A form of cancer that begins in melanocytes (cells that make the pigment melanin). It may begin in a mole (skin melanoma), but can also begin in other pigmented tissues, such as in the eye or in the intestines. Most melanocytes are in the skin. See the picture of a melanocyte and other skin cells.
Melanoma can occur on any skin surface. In men, it’s often found on the skin on the head, on the neck, or between the shoulders and the hips. In women, it’s often found on the skin on the lower legs or between the shoulders and the hips.
Melanoma is rare in people with dark skin. When it does develop in people with dark skin, it’s usually found under the fingernails, under the toenails, on the palms of the hands, or on the soles of the feet.
Symptoms of Melanoma
Often the first sign of melanoma is a change in the shape, color, size, or feel of an existing mole. Melanoma may also appear as a new mole. Thinking of “ABCDE” can help you remember what to look for:
- Asymmetry: The shape of one half does not match the other half.
- Border that is irregular: The edges are often ragged, notched, or blurred in outline. The pigment may spread into the surrounding skin.
- Color that is uneven: Shades of black, brown, and tan may be present. Areas of white, gray, red, pink, or blue may also be seen.
- Diameter: There is a change in size, usually an increase. Melanomas can be tiny, but most are larger than the size of a pea (larger than 6 millimeters or about 1/4 inch).
- Evolving: The mole has changed over the past few weeks or months.
Melanomas can vary greatly in how they look. Many show all of the ABCDE features. However, some may show changes or abnormal areas in only one or two of the ABCDE features.
In more advanced melanoma, the texture of the mole may change. The skin on the surface may break down and look scraped. It may become hard or lumpy. The surface may ooze or bleed. Sometimes the melanoma is itchy, tender, or painful.
Stages of Melanoma
These are the stages of melanoma:
Stage 0: The melanoma involves only the top layer of skin. It is called melanoma in situ.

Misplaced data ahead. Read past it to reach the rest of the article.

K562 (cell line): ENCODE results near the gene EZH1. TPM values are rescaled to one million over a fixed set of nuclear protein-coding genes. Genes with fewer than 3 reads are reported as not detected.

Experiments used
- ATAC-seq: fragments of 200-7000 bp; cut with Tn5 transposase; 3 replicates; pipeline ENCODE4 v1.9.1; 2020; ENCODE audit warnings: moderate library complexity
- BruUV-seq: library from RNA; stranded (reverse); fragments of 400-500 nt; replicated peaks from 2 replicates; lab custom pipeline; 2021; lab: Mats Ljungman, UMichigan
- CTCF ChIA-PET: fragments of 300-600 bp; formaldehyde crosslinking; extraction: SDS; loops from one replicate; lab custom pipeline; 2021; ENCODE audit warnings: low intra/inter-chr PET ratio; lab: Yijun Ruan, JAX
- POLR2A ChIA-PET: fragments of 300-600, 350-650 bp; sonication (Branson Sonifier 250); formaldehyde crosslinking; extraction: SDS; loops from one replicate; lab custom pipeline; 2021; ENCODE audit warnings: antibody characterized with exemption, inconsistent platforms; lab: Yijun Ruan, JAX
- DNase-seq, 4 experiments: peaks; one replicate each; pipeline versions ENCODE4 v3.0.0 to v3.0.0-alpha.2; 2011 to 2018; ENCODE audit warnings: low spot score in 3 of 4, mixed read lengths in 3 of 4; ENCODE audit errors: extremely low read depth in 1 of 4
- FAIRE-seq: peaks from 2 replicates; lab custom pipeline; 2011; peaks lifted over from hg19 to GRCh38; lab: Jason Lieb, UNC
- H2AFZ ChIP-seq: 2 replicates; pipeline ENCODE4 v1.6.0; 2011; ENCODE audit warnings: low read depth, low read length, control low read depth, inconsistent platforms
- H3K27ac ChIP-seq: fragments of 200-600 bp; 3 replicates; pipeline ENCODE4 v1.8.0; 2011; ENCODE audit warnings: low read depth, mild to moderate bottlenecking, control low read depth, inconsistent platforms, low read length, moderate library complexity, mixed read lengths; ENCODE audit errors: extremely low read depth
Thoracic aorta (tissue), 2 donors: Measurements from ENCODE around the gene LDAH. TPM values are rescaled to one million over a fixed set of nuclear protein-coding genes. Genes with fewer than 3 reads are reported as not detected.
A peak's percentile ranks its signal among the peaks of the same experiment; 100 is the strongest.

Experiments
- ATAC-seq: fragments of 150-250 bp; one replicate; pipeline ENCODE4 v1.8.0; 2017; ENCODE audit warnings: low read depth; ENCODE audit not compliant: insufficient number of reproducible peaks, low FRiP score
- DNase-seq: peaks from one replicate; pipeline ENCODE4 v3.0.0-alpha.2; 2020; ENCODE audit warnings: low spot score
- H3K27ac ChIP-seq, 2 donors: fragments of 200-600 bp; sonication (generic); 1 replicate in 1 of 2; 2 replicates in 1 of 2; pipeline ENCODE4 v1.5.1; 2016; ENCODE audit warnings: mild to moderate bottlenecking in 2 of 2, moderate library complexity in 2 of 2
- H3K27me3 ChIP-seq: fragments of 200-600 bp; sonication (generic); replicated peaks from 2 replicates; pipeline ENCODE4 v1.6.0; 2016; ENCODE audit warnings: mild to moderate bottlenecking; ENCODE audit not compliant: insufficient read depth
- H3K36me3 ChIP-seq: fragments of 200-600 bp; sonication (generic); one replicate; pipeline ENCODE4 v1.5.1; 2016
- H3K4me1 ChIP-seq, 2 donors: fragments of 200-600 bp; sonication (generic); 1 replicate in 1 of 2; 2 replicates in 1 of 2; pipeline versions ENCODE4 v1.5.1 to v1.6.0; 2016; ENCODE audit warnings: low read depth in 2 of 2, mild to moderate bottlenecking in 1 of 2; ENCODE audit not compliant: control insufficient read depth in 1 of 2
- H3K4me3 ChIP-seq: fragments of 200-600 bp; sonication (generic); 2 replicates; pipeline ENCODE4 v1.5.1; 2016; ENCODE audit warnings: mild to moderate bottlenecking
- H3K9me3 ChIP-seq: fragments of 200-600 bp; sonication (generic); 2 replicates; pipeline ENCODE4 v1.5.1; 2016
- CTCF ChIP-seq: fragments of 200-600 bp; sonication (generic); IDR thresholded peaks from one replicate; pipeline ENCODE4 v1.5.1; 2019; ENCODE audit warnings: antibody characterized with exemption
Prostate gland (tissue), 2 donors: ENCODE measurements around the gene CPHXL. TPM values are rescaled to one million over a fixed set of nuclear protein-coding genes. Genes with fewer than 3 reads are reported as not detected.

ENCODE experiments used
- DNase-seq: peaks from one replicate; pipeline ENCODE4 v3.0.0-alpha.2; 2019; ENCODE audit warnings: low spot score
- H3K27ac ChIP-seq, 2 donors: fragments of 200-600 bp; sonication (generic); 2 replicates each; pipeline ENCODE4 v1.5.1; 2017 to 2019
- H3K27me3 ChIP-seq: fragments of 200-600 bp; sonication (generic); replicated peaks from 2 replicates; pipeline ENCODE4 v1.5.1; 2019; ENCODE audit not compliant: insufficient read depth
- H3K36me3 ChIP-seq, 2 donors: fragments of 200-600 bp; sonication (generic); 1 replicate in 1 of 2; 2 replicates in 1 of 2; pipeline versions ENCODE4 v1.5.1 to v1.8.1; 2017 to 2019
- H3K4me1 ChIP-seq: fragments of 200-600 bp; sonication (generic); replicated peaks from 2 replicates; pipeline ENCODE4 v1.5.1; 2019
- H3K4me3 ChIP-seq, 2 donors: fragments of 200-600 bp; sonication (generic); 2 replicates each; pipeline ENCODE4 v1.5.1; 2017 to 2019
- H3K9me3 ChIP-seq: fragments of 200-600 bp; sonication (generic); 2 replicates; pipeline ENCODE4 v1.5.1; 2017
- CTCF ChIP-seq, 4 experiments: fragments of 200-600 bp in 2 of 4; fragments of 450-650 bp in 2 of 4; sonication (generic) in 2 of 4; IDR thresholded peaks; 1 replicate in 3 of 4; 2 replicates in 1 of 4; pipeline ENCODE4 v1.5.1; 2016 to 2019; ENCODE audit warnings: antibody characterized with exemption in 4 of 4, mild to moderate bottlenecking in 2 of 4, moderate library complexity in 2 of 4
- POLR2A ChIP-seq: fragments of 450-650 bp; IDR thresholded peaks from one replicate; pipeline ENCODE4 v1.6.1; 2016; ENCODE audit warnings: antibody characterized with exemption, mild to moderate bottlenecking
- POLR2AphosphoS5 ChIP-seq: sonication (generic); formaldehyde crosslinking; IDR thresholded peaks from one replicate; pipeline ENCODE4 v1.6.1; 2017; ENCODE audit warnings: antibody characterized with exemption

Stage I: The tumor is no more than 1 millimeter thick (about the width of the tip of a sharpened pencil.) The surface may appear broken down. Or, the tumor is between 1 and 2 millimeters thick, and the surface is not broken down.
Stage II: The tumor is between 1 and 2 millimeters thick, and the surface appears broken down. Or, the thickness of the tumor is more than 2 millimeters, and the surface may appear broken down.
Stage III: The melanoma cells have spread to at least one nearby lymph node. Or, the melanoma cells have spread from the original tumor to tissues nearby.
Stage IV: Cancer cells have spread to the lung or other organs, skin areas, or lymph nodes far away from the original growth. Melanoma commonly spreads to other parts of the skin, tissue under the skin, lymph nodes, and lungs. It can also spread to the liver, brain, bones, and other organs.
Treatment for Melanoma
Surgery: In general, the surgeon will remove the cancerous growth and some normal tissue around it. This reduces the chance that cancer cells will be left in the area. There are several methods of surgery for skin cancer. The method your doctor uses depends mainly on the type of skin cancer, the size of the cancer, and where it was found on your body.
Chemotherapy: Chemotherapy uses drugs to kill cancer cells. Drugs for skin cancer can be given in many ways. Read more about Chemotherapy here.
Photodynamic Therapy: Photodynamic therapy (PDT) uses a drug along with a special light source, such as a laser light, to kill cancer cells. PDT may be used to treat very thin, early-stage basal cell or squamous cell skin cancer (Bowen disease).
The drug is either rubbed into the skin or injected intravenously. The drug is absorbed by cancer cells. It stays in cancer cells longer than in normal cells. Several hours or days later, a special light is focused on the cancer. The drug becomes active and destroys the cancer cells.
The side effects of PDT are usually not serious. PDT may cause burning or stinging pain. It also may cause burns, swelling, or redness. It may scar healthy tissue near the growth. If you have PDT, you will need to avoid direct sunlight and bright indoor light for at least 6 weeks after treatment.
Biological Therapy: Some people with advanced melanoma receive a drug called biological therapy. Biological therapy for melanoma is treatment that may improve the body’s natural defense (immune system response) against cancer.
One drug for melanoma is interferon. It’s injected intravenously (usually at a hospital or clinic) or injected under the skin (at home or in a doctor’s office). Interferon can slow the growth of melanoma cells.
Another drug used for melanoma is interleukin-2. It’s given intravenously. It can help the body destroy cancer cells. Interleukin-2 is usually given at the hospital.
Other drugs may be given at the same time to prevent side effects. The side effects differ with the drug used, and from person to person. Biological therapies commonly cause a rash or swelling. You may feel very tired during treatment. These drugs may also cause a headache, muscle aches, a fever, or weakness.
Radiation Therapy: Radiation therapy uses high-energy rays to kill cancer cells. The radiation comes from a large machine outside the body. It affects cells only in the treated area. You will go to a hospital or clinic several times for this treatment. Read more about Radiation Therapy here.